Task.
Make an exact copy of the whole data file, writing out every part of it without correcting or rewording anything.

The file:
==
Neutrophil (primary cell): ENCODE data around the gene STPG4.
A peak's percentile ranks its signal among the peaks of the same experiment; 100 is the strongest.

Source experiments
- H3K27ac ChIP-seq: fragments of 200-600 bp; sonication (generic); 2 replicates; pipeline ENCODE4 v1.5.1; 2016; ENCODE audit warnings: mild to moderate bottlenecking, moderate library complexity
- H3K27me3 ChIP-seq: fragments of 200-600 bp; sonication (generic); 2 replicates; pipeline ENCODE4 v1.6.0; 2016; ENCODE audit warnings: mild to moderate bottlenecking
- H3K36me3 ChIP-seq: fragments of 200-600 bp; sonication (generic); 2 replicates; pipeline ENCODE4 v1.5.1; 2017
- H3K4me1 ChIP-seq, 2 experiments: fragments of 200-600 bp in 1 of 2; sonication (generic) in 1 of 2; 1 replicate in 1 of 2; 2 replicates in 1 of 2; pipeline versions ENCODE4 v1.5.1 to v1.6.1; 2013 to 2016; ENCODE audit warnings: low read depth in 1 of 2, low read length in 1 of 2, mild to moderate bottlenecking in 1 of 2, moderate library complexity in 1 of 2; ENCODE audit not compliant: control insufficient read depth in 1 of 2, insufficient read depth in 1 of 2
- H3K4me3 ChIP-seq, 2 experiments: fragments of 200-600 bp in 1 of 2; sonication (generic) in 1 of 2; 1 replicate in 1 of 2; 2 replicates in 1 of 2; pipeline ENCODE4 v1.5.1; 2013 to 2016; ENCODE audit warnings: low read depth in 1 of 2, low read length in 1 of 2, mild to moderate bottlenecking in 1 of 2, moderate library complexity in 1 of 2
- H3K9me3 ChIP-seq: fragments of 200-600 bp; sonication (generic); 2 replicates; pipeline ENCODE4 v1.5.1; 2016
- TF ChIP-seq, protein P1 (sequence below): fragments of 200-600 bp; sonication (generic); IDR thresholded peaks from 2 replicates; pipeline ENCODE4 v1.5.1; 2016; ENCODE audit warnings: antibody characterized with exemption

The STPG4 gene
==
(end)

Neutrophil (primary cell): ENCODE data around the gene STPG4.
A peak's percentile ranks its signal among the peaks of the same experiment; 100 is the strongest.

Source experiments
- H3K27ac ChIP-seq: fragments of 200-600 bp; sonication (generic); 2 replicates; pipeline ENCODE4 v1.5.1; 2016; ENCODE audit warnings: mild to moderate bottlenecking, moderate library complexity
- H3K27me3 ChIP-seq: fragments of 200-600 bp; sonication (generic); 2 replicates; pipeline ENCODE4 v1.6.0; 2016; ENCODE audit warnings: mild to moderate bottlenecking
- H3K36me3 ChIP-seq: fragments of 200-600 bp; sonication (generic); 2 replicates; pipeline ENCODE4 v1.5.1; 2017
- H3K4me1 ChIP-seq, 2 experiments: fragments of 200-600 bp in 1 of 2; sonication (generic) in 1 of 2; 1 replicate in 1 of 2; 2 replicates in 1 of 2; pipeline versions ENCODE4 v1.5.1 to v1.6.1; 2013 to 2016; ENCODE audit warnings: low read depth in 1 of 2, low read length in 1 of 2, mild to moderate bottlenecking in 1 of 2, moderate library complexity in 1 of 2; ENCODE audit not compliant: control insufficient read depth in 1 of 2, insufficient read depth in 1 of 2
- H3K4me3 ChIP-seq, 2 experiments: fragments of 200-600 bp in 1 of 2; sonication (generic) in 1 of 2; 1 replicate in 1 of 2; 2 replicates in 1 of 2; pipeline ENCODE4 v1.5.1; 2013 to 2016; ENCODE audit warnings: low read depth in 1 of 2, low read length in 1 of 2, mild to moderate bottlenecking in 1 of 2, moderate library complexity in 1 of 2
- H3K9me3 ChIP-seq: fragments of 200-600 bp; sonication (generic); 2 replicates; pipeline ENCODE4 v1.5.1; 2016
- TF ChIP-seq, protein P1 (sequence below): fragments of 200-600 bp; sonication (generic); IDR thresholded peaks from 2 replicates; pipeline ENCODE4 v1.5.1; 2016; ENCODE audit warnings: antibody characterized with exemption

The STPG4 gene